faulty umbilical connection;
according to mission rules, they
should have ejected from the
spacecraft. But Wally did not feel
what he thought he should have felt
had the booster really begun to take
flight, and so the crew stayed
aboard, saving the mission and quite
possibly the program.
Wally's last flight was Apollo 7,
the first to be conducted in the
aftermath of the disastrous Apollo 1
fire. This flight was another
enormous success, accomplishing
"101% of its objectives," according
to the post-flight debrief. It also
made Wally the first man to command
three different spacecraft, and the
only one to fly Mercury, Gemini and
It was impossible to know Wally,
even to meet him, without realizing
at once that he was a man who
relished the lighter side of life,
the puns and jokes and pranks that
can enliven a gathering. But this
was a distraction from the true
nature of the man. His record as a
pioneering space pilot shows the
real stuff of which he was made. We
who have inherited today's space
program will always be in his debt.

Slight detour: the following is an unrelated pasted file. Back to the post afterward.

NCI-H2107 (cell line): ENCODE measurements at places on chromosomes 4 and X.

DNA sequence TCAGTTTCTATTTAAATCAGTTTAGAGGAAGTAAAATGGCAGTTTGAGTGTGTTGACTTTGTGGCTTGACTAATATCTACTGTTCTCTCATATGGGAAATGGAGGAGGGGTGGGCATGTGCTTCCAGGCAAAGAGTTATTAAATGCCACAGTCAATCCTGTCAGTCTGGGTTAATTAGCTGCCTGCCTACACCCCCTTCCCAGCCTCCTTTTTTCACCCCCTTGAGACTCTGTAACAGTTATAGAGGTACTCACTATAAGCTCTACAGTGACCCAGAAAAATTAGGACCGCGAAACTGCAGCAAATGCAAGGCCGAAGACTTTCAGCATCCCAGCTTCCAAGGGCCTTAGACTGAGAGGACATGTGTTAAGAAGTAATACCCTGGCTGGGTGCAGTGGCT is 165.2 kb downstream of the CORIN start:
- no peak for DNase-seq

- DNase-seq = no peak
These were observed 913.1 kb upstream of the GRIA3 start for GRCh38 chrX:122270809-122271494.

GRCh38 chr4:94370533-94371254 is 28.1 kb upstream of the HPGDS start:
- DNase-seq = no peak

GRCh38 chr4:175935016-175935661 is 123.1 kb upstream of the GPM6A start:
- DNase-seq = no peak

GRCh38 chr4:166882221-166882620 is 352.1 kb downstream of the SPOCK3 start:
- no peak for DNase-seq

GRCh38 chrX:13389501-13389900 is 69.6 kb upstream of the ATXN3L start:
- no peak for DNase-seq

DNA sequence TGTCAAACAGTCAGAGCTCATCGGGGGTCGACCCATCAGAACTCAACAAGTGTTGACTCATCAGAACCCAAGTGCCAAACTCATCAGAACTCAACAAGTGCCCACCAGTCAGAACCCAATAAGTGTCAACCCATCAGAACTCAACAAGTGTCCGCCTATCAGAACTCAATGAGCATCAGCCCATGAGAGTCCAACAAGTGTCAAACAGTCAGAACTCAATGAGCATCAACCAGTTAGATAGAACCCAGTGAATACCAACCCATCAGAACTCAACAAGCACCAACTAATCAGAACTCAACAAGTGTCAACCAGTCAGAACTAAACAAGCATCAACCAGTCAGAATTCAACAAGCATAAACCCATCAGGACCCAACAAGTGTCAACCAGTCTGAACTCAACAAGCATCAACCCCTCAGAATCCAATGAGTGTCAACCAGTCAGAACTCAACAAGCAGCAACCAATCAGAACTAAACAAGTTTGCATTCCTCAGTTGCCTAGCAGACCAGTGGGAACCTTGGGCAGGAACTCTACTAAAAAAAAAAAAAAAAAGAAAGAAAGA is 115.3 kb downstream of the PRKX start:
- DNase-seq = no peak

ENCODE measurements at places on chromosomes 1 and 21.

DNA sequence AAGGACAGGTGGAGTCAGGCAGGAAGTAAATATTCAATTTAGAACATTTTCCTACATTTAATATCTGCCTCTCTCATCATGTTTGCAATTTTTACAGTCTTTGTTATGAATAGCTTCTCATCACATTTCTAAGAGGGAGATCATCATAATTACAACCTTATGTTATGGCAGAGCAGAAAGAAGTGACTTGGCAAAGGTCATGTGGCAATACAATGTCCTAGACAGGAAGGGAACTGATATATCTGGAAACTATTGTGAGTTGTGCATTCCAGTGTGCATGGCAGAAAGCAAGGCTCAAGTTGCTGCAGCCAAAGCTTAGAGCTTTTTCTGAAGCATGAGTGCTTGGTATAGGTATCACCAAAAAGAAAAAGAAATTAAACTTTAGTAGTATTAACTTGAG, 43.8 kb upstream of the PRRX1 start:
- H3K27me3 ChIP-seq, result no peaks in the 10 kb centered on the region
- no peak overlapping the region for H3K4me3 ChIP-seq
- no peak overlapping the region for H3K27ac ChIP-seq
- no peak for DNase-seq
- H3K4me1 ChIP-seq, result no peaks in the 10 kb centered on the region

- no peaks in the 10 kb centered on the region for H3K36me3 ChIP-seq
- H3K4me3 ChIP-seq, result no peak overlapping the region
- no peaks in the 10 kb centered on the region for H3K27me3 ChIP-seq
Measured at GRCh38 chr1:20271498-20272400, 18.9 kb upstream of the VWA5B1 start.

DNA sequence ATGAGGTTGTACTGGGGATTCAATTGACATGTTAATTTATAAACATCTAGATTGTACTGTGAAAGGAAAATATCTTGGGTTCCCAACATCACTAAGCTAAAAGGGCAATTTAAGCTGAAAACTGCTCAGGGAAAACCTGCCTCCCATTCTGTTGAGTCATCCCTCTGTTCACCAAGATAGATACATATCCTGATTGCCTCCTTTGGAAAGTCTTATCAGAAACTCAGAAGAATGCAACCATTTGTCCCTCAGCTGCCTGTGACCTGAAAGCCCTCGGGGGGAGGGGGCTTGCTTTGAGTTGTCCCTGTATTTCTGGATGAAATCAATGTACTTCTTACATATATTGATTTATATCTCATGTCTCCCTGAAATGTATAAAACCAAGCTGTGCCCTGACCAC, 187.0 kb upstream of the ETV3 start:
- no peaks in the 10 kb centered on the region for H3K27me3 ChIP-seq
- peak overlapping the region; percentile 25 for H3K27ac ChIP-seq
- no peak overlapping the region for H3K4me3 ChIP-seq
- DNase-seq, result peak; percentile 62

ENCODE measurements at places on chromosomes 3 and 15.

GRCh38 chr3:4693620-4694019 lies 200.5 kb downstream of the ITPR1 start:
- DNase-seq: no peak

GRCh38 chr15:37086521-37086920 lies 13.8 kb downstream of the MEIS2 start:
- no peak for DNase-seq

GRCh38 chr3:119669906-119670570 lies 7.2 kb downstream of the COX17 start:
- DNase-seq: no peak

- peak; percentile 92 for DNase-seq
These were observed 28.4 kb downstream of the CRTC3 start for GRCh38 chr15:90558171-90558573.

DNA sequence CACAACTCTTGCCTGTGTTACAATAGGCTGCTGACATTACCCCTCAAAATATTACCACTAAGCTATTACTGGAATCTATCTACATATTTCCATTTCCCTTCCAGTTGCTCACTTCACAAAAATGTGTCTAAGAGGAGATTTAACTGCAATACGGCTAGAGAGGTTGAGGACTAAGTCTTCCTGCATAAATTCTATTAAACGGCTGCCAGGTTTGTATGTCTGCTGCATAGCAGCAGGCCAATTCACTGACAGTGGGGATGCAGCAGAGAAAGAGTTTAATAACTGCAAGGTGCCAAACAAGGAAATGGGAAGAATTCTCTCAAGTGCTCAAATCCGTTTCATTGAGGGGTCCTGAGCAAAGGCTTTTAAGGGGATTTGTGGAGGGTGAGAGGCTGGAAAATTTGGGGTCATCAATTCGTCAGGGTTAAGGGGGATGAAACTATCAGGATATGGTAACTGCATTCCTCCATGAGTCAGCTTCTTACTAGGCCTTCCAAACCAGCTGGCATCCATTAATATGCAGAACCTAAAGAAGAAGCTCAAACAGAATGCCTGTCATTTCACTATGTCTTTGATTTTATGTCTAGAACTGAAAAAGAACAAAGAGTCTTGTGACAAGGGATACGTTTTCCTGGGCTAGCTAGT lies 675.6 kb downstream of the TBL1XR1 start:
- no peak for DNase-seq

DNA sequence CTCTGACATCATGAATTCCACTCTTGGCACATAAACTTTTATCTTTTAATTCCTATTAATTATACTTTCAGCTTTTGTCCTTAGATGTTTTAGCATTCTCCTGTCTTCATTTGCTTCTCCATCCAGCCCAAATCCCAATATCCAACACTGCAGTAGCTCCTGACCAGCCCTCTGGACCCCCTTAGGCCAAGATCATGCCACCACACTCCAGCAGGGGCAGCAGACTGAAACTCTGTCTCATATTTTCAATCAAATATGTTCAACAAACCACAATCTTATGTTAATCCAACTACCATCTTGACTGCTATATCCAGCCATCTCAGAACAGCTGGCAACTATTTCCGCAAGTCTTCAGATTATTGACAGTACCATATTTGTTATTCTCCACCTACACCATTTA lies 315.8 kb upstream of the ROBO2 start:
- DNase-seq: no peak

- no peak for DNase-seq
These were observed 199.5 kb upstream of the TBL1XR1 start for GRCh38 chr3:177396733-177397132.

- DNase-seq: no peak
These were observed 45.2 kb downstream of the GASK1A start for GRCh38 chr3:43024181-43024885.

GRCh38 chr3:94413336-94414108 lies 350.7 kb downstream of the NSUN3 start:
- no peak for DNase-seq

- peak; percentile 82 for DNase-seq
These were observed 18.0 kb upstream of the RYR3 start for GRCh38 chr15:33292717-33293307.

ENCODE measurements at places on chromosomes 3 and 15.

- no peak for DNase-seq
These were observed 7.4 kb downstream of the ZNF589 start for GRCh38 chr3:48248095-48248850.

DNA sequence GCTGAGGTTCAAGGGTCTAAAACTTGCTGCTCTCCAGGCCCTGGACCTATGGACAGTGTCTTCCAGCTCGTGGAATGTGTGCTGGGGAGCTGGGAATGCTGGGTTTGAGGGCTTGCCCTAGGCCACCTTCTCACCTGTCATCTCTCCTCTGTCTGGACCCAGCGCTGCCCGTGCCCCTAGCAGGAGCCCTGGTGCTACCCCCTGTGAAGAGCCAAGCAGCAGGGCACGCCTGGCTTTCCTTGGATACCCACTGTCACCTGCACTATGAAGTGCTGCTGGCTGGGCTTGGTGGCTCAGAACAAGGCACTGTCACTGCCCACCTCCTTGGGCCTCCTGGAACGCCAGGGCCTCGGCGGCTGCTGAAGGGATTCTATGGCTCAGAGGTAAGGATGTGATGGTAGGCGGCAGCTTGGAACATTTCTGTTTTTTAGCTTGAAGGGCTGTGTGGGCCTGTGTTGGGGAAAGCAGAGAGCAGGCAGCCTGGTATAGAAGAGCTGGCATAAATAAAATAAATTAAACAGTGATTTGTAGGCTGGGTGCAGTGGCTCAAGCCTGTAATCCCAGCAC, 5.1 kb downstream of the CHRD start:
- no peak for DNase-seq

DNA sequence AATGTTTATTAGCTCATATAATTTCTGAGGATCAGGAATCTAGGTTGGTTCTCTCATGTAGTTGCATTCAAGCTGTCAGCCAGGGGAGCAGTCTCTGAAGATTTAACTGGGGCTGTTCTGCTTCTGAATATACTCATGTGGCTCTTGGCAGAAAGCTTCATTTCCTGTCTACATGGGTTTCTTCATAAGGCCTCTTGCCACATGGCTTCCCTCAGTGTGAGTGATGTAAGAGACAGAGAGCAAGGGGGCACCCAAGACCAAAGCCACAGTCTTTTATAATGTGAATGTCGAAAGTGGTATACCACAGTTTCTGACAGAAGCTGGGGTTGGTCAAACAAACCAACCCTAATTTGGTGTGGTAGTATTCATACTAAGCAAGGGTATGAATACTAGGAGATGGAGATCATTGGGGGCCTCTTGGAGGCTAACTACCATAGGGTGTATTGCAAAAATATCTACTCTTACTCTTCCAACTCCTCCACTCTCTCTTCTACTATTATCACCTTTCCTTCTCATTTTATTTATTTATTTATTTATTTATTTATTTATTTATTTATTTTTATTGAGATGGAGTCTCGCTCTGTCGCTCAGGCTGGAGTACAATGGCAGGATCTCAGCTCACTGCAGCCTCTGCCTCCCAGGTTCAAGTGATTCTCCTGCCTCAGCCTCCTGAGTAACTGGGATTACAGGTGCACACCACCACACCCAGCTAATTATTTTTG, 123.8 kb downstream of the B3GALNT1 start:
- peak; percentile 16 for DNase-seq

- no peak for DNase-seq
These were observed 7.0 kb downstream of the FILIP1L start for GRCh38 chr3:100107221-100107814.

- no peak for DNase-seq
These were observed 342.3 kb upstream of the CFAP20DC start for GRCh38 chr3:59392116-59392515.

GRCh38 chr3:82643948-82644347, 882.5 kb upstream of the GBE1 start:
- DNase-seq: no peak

Skyray - what a guy - what a loss!
I, like many of you, am heartsick
over his untimely death. I met Wally
in January of 1960, at the beginning
of the Mercury Program, and spent
the next 40 plus years trying to get
"one-up" on him. I failed miserably.
He drove me nuts!
loved a pun, a "gotcha", or a glass
of chardonnay as much as Wally did.
The 5-gallon "urine sample" he left
for me remains one of his best
gotchas. At least he left it on my
desk instead of high atop an old
wall mounted air conditioning unit,
which is where he usually left them.
He did make collecting samples an
interesting adventure. And who can
forget being a victim of the "come
see my mongoose in the box" trick.
It's a wonder we didn't break
something falling all over each
other when that mongoose came flying
out of the box. You could hear him
laughing all over Cocoa Beach.
Carpenter loved "Yellow Bird" and
Wally loved "Stranger on the Shore"
by Acker Bilk. I gave Wally the
record - then had to take it away
from him because I got tired of
listening to it.
wonderful, warm memories I have of
him. And how wonderful it is that no
one can take these memories from us.
Aloha, dear friend.
Congress has passed H. Res. 446:
Resolved, That the House of
(1) honors the life and
accomplishments of Astronaut Walter
Marty Schirra and expresses
condolences on his passing; and
(2) recognizes the profound